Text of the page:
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Can Your Child Request Support for College Expenses?

Posted on in College Expenses

Naperville family law attorneyAmerica has long been known as a land of opportunity. Every person, regardless of their birth status or socioeconomic class, has avenues available through which great personal and financial success may be realized. For many, these opportunities begin with an education, first in elementary and high school, then in college, graduate school and beyond. Over the last several decades, however, the costs associated with a post-high school education have continued to rise, which has created serious difficulties for many would-be students. Some, as you might expect, turn to their parents for help, but many parents are unable or unwilling to provide financial assistance. When parents say no, however, does the child have the right to try to force the issue?

Confusion Regarding Divorced Parents

You may have seen or read information about an Illinois law that can require divorced parents to contribute toward their child’s college education. The law does, in fact, exist. It is a provision of the Illinois Marriage and Dissolution of Marriage Act that addresses support for a non-minor child for educational expenses. The statute allows the court to order one or both divorced parents to assist with specific costs related to the child’s post-high school education.

Is That Fair?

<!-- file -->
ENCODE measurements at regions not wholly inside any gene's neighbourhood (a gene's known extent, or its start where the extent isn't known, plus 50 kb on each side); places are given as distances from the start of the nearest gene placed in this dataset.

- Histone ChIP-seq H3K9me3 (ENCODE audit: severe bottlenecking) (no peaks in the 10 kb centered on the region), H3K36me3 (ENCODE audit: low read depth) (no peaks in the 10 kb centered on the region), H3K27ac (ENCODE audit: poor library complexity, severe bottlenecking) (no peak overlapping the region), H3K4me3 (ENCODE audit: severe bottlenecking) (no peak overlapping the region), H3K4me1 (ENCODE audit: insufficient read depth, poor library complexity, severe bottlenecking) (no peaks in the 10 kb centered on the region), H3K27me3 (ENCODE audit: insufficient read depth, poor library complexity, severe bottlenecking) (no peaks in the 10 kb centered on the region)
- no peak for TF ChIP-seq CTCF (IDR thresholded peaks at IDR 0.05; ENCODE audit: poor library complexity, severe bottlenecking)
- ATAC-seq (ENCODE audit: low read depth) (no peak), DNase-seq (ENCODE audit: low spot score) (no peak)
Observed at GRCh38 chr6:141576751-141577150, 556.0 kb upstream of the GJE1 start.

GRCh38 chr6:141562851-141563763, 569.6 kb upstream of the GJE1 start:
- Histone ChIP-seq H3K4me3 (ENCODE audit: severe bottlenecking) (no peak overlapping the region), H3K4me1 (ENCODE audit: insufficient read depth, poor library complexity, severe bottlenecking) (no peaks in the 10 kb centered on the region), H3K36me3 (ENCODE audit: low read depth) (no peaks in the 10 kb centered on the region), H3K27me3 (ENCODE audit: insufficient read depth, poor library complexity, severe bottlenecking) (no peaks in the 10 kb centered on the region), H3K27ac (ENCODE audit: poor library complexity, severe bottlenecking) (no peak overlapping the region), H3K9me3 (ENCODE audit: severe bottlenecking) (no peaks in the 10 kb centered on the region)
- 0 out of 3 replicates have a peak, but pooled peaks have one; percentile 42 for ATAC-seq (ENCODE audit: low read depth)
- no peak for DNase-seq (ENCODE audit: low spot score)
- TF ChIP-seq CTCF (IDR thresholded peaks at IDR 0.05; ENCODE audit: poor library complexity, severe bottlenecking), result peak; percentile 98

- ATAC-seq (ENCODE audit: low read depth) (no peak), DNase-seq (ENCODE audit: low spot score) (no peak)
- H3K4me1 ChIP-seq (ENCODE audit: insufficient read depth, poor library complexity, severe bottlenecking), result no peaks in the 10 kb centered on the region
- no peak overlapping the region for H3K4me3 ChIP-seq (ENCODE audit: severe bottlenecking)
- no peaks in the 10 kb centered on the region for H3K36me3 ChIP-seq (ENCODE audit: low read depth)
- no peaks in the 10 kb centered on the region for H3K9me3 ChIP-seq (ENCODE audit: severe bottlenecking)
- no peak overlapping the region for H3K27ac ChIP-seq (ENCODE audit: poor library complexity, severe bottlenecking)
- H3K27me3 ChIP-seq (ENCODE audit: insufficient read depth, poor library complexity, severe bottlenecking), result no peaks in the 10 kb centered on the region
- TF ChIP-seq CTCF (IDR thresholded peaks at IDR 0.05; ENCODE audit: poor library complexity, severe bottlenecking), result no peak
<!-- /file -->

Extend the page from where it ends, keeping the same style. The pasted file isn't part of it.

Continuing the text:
Because the law only permits the court to order college expense help from divorced parents, many believe that the statute does not treat parents equally. But, there is a catch that a large number of such skeptics do not realize. The measure treats college expenses, essentially, as an extension of the family’s financial situation, which is an important consideration in any divorce. It also keeps the matter entirely between the parents.

Statutory Considerations

This means that if future college expenses were never addressed in the original divorce settlement and one parent wishes to help his or child pay for school, that parent can request that the other parent provide assistance as well. The court will consider the income and resources of each parent and the lifestyle established during the marriage, as well as the student’s income, resources, and academic performance. If the court finds that it would have been reasonable to expect that the parents would have helped pay for school if they had stayed together, an award may be made.

What About the Child’s Request?

The other provision that may be surprising is that a college-bound student does not have standing to file a request for help with college expenses from his or her parents, divorced or not. Such a request may only be filed by one of the involved parents or a representative acting on his or her behalf. This idea solidifies the intent of the law to treat college expenses as a financial issue in divorce to be handled between the spouses, not between a parent and child.

If you have questions about the laws governing child support in Illinois, contact an experienced DuPage County family law attorney today. Call 630-352-2240 for a free consultation with a member of our team.

Source:

http://www.ilga.gov/legislation/ilcs/ilcs4.asp?DocName=075000050HPt%2E+V&ActID=2086&ChapterID=0&SeqStart=6100000&SeqEnd=8350000

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